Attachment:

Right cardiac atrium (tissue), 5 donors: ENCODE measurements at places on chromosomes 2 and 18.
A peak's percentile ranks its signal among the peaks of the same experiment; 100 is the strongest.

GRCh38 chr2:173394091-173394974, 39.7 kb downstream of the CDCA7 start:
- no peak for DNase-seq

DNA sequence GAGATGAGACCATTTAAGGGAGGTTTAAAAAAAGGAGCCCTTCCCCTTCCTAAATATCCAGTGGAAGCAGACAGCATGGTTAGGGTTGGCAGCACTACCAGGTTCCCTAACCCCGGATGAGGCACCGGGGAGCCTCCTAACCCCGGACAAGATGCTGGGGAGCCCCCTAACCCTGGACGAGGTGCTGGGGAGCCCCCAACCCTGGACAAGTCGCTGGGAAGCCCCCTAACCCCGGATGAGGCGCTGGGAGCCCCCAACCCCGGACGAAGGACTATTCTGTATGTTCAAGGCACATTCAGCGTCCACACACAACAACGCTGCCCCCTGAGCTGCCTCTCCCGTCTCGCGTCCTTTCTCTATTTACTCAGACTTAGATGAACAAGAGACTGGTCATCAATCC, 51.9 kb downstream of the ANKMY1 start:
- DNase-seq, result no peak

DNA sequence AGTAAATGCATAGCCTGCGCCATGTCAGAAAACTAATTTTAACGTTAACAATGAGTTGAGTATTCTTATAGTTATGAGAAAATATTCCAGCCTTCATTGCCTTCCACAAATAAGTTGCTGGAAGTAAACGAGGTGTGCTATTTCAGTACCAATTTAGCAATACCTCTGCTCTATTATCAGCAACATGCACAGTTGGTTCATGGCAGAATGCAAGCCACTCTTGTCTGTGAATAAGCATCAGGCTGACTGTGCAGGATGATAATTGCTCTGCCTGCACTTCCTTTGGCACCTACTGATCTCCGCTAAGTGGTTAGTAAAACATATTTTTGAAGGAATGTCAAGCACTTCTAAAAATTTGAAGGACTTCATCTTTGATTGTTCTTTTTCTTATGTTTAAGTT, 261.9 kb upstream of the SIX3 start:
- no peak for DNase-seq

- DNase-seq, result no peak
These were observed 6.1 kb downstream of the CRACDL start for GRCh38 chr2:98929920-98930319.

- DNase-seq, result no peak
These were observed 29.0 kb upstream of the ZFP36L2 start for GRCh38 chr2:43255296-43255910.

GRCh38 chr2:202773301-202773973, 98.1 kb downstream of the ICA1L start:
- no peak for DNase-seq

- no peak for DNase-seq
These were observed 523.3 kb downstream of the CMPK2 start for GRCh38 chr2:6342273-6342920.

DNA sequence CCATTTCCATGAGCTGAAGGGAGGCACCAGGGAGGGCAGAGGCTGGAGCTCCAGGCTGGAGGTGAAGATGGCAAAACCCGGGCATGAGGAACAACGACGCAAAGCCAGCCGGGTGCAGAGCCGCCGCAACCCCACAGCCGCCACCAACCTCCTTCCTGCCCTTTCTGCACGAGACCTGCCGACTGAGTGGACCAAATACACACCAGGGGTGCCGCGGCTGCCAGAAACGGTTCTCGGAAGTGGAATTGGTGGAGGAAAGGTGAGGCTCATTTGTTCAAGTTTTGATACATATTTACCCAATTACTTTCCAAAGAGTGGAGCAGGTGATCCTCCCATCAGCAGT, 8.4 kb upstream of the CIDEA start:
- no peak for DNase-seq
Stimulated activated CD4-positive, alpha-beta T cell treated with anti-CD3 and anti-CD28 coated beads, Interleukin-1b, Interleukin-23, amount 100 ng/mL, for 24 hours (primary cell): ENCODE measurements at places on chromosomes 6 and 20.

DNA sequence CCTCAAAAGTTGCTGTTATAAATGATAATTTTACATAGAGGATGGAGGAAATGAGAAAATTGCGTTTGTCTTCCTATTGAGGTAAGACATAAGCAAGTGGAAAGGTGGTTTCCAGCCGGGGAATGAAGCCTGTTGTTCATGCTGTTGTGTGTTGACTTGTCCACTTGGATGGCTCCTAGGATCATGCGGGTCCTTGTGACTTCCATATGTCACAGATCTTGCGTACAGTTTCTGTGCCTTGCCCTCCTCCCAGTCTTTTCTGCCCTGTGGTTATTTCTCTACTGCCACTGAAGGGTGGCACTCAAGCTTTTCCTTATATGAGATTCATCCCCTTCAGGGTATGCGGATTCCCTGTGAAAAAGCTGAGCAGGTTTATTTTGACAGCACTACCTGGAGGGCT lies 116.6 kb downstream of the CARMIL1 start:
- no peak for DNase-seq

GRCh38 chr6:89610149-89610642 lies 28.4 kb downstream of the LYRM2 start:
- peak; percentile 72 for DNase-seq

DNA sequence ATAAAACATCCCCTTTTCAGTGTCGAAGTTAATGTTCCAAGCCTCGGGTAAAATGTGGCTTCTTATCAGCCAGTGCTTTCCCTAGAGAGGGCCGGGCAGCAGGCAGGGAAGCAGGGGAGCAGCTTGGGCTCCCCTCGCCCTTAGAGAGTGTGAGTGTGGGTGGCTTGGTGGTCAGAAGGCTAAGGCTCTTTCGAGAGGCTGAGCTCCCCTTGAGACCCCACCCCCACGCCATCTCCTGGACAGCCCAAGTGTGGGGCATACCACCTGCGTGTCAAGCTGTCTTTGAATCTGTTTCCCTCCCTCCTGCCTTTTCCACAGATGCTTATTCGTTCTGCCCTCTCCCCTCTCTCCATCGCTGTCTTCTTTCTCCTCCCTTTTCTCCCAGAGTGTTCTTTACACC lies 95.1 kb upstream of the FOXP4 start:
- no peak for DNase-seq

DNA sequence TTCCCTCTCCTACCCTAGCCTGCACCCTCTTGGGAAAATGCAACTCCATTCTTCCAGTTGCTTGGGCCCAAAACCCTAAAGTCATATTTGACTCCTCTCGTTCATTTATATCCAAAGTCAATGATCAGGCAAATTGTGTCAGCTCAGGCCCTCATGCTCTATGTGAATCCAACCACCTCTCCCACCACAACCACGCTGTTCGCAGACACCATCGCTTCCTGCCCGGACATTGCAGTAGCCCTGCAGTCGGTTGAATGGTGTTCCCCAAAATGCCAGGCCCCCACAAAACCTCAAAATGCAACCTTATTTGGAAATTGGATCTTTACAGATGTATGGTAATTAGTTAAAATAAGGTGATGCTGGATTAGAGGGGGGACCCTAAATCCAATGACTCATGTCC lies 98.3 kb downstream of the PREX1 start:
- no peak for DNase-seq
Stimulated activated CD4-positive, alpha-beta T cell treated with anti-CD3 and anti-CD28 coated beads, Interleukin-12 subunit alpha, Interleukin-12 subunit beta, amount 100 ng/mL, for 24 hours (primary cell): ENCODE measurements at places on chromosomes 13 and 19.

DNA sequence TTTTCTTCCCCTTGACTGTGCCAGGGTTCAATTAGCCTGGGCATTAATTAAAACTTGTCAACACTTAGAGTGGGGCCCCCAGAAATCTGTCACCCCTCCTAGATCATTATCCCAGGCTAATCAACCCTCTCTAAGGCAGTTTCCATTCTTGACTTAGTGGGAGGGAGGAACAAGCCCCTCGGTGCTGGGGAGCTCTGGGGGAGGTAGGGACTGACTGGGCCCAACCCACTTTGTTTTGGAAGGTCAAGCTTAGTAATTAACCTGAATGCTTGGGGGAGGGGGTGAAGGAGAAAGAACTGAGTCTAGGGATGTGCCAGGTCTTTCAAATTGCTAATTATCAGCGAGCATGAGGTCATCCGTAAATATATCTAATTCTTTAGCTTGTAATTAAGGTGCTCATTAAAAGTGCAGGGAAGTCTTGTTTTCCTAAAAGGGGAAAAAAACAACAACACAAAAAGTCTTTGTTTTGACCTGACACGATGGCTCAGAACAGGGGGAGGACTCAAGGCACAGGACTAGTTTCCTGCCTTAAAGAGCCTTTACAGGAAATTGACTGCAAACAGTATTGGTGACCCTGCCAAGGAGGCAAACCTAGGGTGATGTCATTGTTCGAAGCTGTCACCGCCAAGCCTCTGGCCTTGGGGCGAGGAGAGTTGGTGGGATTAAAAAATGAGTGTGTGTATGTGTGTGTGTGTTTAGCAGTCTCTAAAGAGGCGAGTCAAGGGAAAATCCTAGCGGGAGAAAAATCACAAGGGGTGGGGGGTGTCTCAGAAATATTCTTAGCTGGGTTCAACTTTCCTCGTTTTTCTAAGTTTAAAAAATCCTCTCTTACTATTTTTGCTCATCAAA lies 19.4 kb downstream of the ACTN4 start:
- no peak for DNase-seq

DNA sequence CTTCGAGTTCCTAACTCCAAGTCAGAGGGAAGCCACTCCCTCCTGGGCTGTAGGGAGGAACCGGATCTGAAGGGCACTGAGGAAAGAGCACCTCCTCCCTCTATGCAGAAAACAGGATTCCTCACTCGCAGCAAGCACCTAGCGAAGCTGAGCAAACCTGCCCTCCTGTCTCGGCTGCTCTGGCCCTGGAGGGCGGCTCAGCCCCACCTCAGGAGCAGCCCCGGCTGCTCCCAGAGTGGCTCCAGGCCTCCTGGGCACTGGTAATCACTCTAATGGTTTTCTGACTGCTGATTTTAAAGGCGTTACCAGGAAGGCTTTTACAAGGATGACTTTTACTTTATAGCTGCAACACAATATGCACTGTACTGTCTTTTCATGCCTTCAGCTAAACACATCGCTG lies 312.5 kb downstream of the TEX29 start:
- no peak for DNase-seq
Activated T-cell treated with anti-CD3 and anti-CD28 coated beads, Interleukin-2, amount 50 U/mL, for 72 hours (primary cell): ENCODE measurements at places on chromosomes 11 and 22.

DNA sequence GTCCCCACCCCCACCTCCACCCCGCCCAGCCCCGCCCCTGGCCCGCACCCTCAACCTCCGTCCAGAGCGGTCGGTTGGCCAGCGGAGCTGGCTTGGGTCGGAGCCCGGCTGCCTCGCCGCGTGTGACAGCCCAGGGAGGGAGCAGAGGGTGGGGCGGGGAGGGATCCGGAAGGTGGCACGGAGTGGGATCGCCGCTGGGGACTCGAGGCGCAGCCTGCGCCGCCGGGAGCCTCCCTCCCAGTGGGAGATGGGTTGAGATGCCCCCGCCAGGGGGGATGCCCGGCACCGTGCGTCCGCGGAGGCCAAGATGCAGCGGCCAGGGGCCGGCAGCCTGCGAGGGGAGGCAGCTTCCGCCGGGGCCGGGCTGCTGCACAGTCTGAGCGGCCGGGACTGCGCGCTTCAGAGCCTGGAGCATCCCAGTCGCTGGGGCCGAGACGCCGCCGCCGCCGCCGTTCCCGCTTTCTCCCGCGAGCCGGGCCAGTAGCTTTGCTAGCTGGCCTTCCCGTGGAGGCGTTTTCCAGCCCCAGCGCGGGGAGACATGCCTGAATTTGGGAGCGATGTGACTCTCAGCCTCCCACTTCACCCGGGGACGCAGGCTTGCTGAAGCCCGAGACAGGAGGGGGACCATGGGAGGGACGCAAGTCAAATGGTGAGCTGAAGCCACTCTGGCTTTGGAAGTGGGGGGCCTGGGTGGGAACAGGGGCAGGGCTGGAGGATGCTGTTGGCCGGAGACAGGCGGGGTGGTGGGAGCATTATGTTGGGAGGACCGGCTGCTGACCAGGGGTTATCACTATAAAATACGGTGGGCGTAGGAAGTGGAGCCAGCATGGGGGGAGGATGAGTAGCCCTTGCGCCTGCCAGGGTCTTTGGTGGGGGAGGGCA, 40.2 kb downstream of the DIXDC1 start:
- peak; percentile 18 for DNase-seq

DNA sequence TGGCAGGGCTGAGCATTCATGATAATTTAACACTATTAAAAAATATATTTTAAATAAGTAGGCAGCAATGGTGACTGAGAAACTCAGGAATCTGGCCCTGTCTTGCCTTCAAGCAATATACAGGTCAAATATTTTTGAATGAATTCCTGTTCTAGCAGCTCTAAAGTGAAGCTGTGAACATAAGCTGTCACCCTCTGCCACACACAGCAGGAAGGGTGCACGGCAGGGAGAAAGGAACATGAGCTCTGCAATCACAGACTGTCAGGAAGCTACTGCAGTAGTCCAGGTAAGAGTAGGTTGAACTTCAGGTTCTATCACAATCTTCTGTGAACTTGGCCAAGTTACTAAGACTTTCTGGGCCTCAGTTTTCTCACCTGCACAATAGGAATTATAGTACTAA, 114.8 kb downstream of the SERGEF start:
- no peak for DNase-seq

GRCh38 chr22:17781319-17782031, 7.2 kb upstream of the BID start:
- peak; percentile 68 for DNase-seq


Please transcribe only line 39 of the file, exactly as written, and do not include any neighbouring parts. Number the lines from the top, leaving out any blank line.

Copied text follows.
- peak; percentile 68 for DNase-seq